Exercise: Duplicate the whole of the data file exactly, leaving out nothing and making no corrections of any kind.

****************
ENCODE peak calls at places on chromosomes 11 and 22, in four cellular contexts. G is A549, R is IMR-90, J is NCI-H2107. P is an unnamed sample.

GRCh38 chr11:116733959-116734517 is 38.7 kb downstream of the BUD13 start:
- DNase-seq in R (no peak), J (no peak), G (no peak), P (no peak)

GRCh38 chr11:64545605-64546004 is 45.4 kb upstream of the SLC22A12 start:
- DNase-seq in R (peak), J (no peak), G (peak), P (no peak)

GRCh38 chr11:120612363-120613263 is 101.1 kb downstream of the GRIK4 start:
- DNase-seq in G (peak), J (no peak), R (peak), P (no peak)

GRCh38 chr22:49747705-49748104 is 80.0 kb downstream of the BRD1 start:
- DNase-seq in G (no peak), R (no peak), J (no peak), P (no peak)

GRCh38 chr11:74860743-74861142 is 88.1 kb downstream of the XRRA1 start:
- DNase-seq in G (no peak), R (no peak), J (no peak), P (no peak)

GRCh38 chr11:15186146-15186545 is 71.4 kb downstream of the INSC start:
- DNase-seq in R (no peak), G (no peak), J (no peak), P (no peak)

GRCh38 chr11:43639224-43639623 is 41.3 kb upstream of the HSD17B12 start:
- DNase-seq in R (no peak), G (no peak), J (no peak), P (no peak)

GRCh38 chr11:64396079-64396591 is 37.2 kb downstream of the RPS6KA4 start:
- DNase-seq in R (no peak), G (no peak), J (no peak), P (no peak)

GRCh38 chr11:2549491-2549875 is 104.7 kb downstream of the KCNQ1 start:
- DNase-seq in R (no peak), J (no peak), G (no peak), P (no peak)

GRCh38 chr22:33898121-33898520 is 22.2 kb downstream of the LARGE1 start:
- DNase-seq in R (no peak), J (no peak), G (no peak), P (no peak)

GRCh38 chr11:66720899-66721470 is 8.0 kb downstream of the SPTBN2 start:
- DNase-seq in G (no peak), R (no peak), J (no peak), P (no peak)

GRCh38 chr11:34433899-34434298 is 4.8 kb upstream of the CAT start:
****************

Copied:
ENCODE peak calls at places on chromosomes 11 and 22, in four cellular contexts. G is A549, R is IMR-90, J is NCI-H2107. P is an unnamed sample.

GRCh38 chr11:116733959-116734517 is 38.7 kb downstream of the BUD13 start:
- DNase-seq in R (no peak), J (no peak), G (no peak), P (no peak)

GRCh38 chr11:64545605-64546004 is 45.4 kb upstream of the SLC22A12 start:
- DNase-seq in R (peak), J (no peak), G (peak), P (no peak)

GRCh38 chr11:120612363-120613263 is 101.1 kb downstream of the GRIK4 start:
- DNase-seq in G (peak), J (no peak), R (peak), P (no peak)

GRCh38 chr22:49747705-49748104 is 80.0 kb downstream of the BRD1 start:
- DNase-seq in G (no peak), R (no peak), J (no peak), P (no peak)

GRCh38 chr11:74860743-74861142 is 88.1 kb downstream of the XRRA1 start:
- DNase-seq in G (no peak), R (no peak), J (no peak), P (no peak)

GRCh38 chr11:15186146-15186545 is 71.4 kb downstream of the INSC start:
- DNase-seq in R (no peak), G (no peak), J (no peak), P (no peak)

GRCh38 chr11:43639224-43639623 is 41.3 kb upstream of the HSD17B12 start:
- DNase-seq in R (no peak), G (no peak), J (no peak), P (no peak)

GRCh38 chr11:64396079-64396591 is 37.2 kb downstream of the RPS6KA4 start:
- DNase-seq in R (no peak), G (no peak), J (no peak), P (no peak)

GRCh38 chr11:2549491-2549875 is 104.7 kb downstream of the KCNQ1 start:
- DNase-seq in R (no peak), J (no peak), G (no peak), P (no peak)

GRCh38 chr22:33898121-33898520 is 22.2 kb downstream of the LARGE1 start:
- DNase-seq in R (no peak), J (no peak), G (no peak), P (no peak)

GRCh38 chr11:66720899-66721470 is 8.0 kb downstream of the SPTBN2 start:
- DNase-seq in G (no peak), R (no peak), J (no peak), P (no peak)

GRCh38 chr11:34433899-34434298 is 4.8 kb upstream of the CAT start: